4) Use pressure. When you are using the paint applicator use a good bit of pressure. You really want to push your paint through the screen. It is not enough to just glide the applicator over the screen; you need to use some pressure. Otherwise you will get light spots or parts of the design will have no paint. You can see this in some of my pictures as I was learning a good technique.
5) If you want to layer your designs, wait at least 12 hours before overlapping. I wanted to do a row of one design across the edge of a pillowcase. I did every other tile and then waited 12 hours to fill in the rest.
February 16, 2011
On the heels of my Kimono Dress from Monday, I wanted to follow up on bias tape. It reminds me of the purple car phenomenon: you never notice how many purples cars there are until someone points it out and then you see them everywhere. The same can be said of bias tape. You never notice how useful it is until you start using it, making it or finding a new way to use it. Bias tape has so many applications that a blog posting was definitely in order. Not only can it be used for the standard of finishing off seams such as necklines and sleeves but also as ties, straps, belts, and cording. Bias tape is an excellent way to use up and store your fabric scraps. As well as a great way to add a bit of color or contrast to a project. Bias tape is forgiving given its stretchy nature so you can use it on parts of clothing where you might lack confidence in the recommend technique, such as 1/8 in. double turn on the neckline. Bias tape can be purchased readymade but with several different sizes of bias tape makers, the options are endless and perfectly coordinated to your needs. I have surfed blog land and some of my favorite sites to come up with some great tips and tutorials for bias tape creations.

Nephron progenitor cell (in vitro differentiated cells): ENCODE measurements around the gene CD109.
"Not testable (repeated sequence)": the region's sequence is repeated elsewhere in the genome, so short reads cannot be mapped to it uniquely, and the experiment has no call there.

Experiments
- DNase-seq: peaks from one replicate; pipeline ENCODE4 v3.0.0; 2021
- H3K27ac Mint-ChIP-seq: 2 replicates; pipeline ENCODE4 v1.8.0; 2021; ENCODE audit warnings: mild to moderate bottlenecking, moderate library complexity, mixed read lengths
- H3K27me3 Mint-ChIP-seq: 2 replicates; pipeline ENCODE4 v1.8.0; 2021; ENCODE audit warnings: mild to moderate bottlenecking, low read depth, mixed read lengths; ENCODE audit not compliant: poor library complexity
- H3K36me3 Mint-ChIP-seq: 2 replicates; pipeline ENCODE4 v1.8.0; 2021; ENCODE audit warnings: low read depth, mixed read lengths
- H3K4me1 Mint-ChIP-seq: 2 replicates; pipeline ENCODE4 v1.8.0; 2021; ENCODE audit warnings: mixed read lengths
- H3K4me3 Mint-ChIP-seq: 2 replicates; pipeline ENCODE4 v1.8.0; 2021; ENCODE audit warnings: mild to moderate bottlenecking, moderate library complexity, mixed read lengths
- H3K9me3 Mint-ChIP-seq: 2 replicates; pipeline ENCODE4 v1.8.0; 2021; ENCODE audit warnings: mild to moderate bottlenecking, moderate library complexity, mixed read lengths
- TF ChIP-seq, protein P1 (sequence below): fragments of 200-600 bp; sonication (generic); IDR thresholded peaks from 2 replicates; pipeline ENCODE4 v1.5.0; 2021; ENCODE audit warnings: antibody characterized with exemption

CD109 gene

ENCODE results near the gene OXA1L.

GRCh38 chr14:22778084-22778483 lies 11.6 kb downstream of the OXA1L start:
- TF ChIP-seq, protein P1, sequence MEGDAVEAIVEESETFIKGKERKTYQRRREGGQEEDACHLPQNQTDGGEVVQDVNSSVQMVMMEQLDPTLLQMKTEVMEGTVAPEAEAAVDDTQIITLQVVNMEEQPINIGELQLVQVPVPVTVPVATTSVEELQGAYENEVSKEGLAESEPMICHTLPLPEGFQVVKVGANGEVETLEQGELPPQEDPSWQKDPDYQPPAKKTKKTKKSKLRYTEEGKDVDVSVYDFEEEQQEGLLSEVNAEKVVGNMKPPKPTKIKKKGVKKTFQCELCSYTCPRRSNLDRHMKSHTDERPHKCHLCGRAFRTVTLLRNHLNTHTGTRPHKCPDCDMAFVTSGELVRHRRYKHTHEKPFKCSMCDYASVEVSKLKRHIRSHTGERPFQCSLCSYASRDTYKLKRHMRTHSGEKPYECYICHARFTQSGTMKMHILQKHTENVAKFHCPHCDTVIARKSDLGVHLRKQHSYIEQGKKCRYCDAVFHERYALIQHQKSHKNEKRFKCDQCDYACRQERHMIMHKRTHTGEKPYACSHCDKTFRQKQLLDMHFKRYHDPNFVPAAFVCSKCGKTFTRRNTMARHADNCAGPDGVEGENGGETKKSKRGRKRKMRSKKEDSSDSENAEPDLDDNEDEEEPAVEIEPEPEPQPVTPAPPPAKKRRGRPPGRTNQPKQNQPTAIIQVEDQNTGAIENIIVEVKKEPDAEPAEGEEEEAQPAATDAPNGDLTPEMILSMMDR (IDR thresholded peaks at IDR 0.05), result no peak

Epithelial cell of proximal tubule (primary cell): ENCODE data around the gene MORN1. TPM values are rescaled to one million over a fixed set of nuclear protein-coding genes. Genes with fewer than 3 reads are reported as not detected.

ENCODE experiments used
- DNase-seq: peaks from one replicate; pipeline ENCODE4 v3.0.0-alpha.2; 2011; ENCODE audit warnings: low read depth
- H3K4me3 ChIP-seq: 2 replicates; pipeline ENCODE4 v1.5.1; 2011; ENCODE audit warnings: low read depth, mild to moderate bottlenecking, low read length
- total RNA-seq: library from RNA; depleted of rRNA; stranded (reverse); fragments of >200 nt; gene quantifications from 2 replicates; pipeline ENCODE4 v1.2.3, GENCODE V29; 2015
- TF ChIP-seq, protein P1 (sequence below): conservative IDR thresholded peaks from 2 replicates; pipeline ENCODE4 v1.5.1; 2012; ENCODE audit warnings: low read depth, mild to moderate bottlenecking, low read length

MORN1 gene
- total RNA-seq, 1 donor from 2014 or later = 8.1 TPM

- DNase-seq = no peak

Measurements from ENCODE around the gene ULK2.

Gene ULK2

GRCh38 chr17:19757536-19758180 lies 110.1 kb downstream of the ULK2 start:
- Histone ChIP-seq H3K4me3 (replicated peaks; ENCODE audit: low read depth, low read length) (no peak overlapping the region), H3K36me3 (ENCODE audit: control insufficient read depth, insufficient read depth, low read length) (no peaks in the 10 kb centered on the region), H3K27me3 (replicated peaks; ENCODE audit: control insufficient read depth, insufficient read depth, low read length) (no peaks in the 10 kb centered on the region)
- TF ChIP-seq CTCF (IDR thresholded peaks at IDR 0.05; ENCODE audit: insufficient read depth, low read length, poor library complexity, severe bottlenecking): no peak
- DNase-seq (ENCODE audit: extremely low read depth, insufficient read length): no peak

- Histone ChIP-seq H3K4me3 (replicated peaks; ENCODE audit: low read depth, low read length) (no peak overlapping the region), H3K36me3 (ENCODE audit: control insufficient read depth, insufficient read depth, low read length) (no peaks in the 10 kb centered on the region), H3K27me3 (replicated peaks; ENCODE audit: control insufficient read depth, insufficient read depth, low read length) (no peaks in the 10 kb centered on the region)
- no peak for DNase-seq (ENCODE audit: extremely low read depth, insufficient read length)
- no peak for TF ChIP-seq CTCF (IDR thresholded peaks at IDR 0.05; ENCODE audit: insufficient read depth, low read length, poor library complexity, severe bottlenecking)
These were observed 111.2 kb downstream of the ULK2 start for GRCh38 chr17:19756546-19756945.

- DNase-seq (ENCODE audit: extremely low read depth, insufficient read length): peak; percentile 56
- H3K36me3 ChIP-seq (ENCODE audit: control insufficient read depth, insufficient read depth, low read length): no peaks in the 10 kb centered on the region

One of our favorite pattern companies (especially close to Shannon's heart), Colette Patterns shows us how to make a continuous bias tape. This cuts down on the amount of sewing to join your bias tape together. I particularly love it because I never know how exactly to line up my bias tape to make it match up. This tute eliminates that and all my bias tape strips are perfect every time. Thank you!